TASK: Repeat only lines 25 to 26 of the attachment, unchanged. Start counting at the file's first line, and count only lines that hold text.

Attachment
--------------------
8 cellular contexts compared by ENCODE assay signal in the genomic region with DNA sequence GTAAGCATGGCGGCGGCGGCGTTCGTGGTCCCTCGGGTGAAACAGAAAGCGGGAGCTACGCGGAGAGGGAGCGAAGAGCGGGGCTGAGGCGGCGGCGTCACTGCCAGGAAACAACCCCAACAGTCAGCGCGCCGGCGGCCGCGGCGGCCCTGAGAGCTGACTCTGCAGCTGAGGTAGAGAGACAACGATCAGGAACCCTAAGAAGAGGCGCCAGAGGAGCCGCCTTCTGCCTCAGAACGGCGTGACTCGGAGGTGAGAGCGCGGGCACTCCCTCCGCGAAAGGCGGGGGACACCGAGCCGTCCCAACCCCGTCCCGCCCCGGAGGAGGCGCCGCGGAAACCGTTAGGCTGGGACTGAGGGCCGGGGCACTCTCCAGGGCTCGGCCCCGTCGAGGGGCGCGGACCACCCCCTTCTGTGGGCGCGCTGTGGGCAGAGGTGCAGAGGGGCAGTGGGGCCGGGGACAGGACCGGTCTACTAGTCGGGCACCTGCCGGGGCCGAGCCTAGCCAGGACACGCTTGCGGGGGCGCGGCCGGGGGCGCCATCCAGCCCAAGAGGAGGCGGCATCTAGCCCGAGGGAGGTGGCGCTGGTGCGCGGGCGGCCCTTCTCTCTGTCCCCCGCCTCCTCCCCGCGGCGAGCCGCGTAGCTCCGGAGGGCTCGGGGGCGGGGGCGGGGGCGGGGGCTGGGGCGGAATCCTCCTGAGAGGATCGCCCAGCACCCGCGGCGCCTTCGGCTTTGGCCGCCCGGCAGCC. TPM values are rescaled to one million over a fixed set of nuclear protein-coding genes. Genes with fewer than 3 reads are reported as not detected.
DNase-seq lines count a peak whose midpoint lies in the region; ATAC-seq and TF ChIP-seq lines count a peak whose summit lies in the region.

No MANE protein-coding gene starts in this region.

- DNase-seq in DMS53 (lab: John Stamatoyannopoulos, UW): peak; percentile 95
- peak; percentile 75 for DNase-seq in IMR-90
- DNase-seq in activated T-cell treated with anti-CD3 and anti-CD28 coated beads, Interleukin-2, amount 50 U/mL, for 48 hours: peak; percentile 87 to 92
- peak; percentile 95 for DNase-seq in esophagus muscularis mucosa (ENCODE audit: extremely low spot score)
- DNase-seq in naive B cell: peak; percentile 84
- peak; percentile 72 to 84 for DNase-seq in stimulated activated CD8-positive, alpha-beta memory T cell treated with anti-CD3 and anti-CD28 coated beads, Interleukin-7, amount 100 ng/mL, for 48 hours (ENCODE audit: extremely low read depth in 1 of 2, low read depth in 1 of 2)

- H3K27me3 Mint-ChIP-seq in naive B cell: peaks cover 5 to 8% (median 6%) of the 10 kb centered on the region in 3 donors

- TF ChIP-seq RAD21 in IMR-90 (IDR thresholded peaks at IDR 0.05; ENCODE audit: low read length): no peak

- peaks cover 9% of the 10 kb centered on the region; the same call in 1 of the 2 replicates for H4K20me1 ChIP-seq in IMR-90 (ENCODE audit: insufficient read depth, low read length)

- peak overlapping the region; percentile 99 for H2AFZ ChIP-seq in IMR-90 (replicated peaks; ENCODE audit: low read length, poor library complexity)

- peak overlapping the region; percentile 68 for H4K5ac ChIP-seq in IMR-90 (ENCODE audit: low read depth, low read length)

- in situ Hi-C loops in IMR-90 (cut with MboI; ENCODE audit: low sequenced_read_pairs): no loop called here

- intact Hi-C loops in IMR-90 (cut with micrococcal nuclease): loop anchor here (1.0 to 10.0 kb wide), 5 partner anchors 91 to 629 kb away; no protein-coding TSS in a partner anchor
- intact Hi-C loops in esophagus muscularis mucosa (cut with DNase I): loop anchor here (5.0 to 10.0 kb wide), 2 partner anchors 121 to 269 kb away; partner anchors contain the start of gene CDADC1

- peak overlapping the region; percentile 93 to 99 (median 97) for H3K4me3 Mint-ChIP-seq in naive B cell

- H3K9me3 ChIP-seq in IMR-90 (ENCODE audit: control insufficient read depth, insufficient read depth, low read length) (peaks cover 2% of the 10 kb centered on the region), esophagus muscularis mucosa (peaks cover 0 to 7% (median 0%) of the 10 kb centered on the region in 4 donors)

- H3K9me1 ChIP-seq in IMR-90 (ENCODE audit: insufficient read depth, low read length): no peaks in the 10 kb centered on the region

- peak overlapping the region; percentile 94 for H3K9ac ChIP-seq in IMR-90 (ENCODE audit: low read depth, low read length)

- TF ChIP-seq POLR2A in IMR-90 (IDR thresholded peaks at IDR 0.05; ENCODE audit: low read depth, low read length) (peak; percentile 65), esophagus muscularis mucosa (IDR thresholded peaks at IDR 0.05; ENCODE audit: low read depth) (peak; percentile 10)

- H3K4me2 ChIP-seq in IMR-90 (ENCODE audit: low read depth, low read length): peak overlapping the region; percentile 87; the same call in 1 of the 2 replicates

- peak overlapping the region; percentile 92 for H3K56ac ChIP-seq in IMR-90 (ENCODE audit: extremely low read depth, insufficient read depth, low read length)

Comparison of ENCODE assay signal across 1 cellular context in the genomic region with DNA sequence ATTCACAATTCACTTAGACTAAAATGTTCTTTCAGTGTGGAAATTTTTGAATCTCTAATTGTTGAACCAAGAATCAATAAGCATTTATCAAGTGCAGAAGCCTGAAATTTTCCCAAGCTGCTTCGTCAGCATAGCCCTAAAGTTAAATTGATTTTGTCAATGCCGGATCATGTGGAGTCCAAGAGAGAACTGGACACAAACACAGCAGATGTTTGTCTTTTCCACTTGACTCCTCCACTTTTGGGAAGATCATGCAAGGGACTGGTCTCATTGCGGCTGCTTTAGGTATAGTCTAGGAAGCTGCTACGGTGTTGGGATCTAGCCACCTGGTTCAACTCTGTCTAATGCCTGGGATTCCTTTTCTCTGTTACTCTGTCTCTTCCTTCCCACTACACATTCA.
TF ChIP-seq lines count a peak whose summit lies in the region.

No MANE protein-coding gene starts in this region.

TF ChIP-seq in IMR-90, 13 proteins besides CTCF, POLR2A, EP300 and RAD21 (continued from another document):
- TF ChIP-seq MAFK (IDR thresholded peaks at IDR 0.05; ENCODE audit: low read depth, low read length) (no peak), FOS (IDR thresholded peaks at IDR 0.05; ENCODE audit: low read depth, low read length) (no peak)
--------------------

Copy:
Comparison of ENCODE assay signal across 1 cellular context in the genomic region with DNA sequence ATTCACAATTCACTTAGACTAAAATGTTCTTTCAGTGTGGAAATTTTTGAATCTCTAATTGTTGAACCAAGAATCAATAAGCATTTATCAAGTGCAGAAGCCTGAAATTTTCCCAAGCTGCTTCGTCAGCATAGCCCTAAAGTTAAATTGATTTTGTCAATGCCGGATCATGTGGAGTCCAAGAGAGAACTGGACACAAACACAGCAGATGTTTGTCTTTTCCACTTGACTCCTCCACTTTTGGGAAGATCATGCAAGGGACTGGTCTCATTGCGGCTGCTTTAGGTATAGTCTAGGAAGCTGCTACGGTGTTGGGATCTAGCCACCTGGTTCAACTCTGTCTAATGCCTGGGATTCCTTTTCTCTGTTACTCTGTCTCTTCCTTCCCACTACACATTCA.
TF ChIP-seq lines count a peak whose summit lies in the region.